A Prayer to Life: Ending a Cycle of Regrets
A Prayer to Life: Ending a Cycle of Regrets
by Kaitlin Lewis
I was in my apartment’s living room when we received the email. Earlier that day, almost every Ohio college had extended their spring breaks in light of the spread of COVID-19. We knew that UD was only steps behind. Sure enough, on March 10, at about 7:00 pm, the University of Dayton’s classes were officially canceled starting the next morning. In all honesty, my roommates and I were ecstatic. Two of us were studying for midterms the next day, and some were already procrastinating the work they had due later that week. Sure, being told to pack for at least two weeks of online school post-spring break was hard, but a long break couldn’t hurt.
Two weeks of an extended break turned into almost two months pretty quickly after UD had to make the hard decision to close the rest of the semester. Two months I was supposed to have on the campus that had become home. Two months I was supposed to have with the girls who had come to feel like family. Two months of the routine I built for myself as I am becoming more independent in life.
If I had known that was the last night to be spent in my apartment this semester I would’ve done several things differently. I probably wouldn’t have run around our building to visit everyone I knew. I probably wouldn’t have told my roommates to invite all of our closest friends over for one last hangout before we had to leave. No, if I could have done that day over again, it would’ve just been my five roommates and me, sitting on our couch with no distractions—just being with each other. Looking back on my too short of a sophomore year, the best nights were the ones that went into the next morning. I miss the simple nights the most.
I took so much for granted in college—the walks to my classes, our chapel in the middle of campus, professors who knew me by first and last name. I think distancing has made most of us realize what mundane routines we had really cherished. I hope we never again complain about commutes, deadlines, or a noisy coworker after life returns to our normal.
But all of this reflection and regret isn’t just for the opportunities I missed while I was at Dayton. Even in college, in what are easily the best years of my life yet, I found myself missing my home in Mason. I missed my family nights, I missed having dogs to cheer me up. I missed having so much free time when responsibilities were low and dreams were high for what life had in store for me next.
What’s funny is, these are the things I am gifted with now. Family, free time, hopes for what my future can look like after this quarantine.
With so much time on my hands to sit and be still, I realized how bad I really am at it. The thing I missed most in college was the chance to be present with others, while when I was at UD I would often think of the opportunities to do the same that I missed in Mason. It is a never-ending cycle of regret. There’s always one more step I could’ve taken, one more thing I could’ve done, one more person I could’ve loved on.
Am I always going to be in this same cycle?
I recently listened to a podcast that changed my prayer life a little. It urged the listeners to begin praying a prayer to life—how can I live each day for the greater good? How can I best impact my life? My family’s life? The lives of my neighbors? I think praying a prayer of life is one of the best things we can be doing right now. In a time where we don’t have a clear next step, how could praying a prayer of life change how we are using these days of social distancing?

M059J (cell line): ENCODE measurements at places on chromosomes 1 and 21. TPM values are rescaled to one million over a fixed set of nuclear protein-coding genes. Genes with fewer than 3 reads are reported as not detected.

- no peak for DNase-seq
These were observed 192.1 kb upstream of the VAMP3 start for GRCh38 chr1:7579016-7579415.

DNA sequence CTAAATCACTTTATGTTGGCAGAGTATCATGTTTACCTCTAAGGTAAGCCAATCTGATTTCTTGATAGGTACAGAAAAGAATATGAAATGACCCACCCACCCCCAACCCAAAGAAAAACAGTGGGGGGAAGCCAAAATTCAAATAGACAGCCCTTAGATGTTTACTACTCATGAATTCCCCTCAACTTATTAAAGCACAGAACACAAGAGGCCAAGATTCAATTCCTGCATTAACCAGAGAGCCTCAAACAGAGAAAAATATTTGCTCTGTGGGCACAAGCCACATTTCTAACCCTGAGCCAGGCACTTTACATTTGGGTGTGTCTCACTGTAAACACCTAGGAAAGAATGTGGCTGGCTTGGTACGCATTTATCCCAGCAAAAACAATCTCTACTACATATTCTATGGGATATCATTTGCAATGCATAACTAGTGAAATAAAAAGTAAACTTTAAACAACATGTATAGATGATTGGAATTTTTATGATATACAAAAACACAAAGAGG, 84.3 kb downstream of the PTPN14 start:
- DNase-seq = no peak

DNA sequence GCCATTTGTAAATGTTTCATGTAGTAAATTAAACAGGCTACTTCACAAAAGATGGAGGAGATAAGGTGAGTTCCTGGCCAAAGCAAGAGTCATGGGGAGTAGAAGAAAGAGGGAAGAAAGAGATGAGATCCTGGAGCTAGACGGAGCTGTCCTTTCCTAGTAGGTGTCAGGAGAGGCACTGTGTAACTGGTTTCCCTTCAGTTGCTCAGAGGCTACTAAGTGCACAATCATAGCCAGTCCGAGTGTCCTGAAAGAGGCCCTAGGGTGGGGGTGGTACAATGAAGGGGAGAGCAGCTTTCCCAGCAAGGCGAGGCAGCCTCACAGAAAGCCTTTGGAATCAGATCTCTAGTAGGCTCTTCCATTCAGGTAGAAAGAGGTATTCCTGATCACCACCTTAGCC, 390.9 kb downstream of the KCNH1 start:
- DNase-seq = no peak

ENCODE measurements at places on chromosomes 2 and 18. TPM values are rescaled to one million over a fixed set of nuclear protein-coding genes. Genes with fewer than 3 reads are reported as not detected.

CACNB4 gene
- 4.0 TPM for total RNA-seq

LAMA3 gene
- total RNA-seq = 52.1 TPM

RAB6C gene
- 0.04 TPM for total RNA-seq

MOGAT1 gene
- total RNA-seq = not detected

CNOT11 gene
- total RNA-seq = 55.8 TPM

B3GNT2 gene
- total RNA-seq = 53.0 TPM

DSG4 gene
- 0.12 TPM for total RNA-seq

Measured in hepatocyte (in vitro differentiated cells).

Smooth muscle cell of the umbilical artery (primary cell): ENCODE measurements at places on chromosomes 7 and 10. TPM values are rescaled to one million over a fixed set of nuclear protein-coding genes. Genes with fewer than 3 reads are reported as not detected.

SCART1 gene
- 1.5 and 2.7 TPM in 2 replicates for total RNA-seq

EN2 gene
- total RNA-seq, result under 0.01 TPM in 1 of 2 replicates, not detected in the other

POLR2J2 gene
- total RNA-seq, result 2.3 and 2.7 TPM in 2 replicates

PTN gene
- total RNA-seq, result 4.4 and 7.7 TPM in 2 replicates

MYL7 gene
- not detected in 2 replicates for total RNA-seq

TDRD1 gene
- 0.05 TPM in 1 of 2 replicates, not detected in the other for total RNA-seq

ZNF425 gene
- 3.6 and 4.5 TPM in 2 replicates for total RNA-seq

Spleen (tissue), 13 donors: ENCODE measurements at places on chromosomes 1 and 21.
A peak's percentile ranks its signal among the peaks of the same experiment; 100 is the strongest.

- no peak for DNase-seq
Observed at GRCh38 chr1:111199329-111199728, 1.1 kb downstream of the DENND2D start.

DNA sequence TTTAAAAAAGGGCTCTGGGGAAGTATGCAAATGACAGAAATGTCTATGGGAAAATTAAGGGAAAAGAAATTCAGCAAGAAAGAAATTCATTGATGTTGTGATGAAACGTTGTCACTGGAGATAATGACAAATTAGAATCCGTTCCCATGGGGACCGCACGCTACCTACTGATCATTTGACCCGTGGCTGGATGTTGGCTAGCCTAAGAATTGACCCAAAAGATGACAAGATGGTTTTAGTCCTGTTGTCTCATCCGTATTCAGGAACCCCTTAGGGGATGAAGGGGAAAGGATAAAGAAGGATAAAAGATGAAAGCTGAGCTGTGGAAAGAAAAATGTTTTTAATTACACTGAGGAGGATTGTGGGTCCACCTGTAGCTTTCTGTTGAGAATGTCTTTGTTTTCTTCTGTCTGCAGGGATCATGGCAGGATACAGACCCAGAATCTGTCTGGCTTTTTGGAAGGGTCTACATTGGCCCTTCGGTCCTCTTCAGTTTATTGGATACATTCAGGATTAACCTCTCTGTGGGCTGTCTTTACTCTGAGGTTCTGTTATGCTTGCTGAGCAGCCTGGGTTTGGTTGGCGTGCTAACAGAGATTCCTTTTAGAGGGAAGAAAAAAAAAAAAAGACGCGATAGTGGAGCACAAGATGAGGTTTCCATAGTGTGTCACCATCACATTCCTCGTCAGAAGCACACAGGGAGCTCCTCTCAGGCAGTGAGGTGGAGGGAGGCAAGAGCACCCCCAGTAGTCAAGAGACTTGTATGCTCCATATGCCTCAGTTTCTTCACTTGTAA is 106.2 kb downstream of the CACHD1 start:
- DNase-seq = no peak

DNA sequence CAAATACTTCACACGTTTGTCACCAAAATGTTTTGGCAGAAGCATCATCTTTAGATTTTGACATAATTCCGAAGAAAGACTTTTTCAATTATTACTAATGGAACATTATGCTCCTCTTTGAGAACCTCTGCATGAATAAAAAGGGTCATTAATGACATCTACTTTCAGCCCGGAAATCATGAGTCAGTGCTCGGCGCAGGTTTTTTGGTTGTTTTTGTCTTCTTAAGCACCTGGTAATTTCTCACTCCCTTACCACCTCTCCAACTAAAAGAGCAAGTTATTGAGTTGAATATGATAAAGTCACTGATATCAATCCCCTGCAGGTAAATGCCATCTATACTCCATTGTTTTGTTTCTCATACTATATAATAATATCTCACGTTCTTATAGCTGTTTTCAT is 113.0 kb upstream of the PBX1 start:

I wonder what my life would have looked like in college if I had been praying a prayer to life. I wonder what doors God could have helped me open if my mind and soul had been focused on using my time in the best way for his kingdom. I wonder if I would look back on that last night on campus and think of more blessings than regrets. I bet I would’ve talked until the sun rose with my roommates like I want to do so badly now.
I think a prayer to life is how to end a cycle of regrets. It’s how to stop wasting God-given time. It’s how to not look at the past and mourn for what has been lost. It’s how to use each breath of our present moments for a greater purpose. It’s how our messed-up schedules and extra time at home can be used for something beautiful for us and our families.
For me, a prayer to life means I don’t miss any more chances to sit in someone’s presence. It means I don’t hit snooze, I don’t choose screens over faces, I don’t choose my room over the backyard. It means I don’t sit and wallow over what life “should” have been like if I was still on campus, but rather realize how beautiful life is now.
COVID-19 has flipped our world upside down, but I think it can be for the better if we know how to use this time wisely. I urge us all to pray a prayer of life, asking God to guide our actions to make this new normal the best it can be. I am so hopeful of what the kingdom of God could look like when we re-enter our routines and workplaces if we take this time to really sit, be still, and live a life pleasing to him.
“But forget all that—it is nothing compared to what I am going to do. For I am about to do something new. See, I have already begun! Do you not see it? I will make a pathway through the wilderness. I will create rivers in the dry wasteland” (Isaiah 43:18, 19, NLT).
Kaitlin Lewis is a sophomore at the University of Dayton, where she is studying journalism. She loves being involved in the mission of @overcrowdheaven.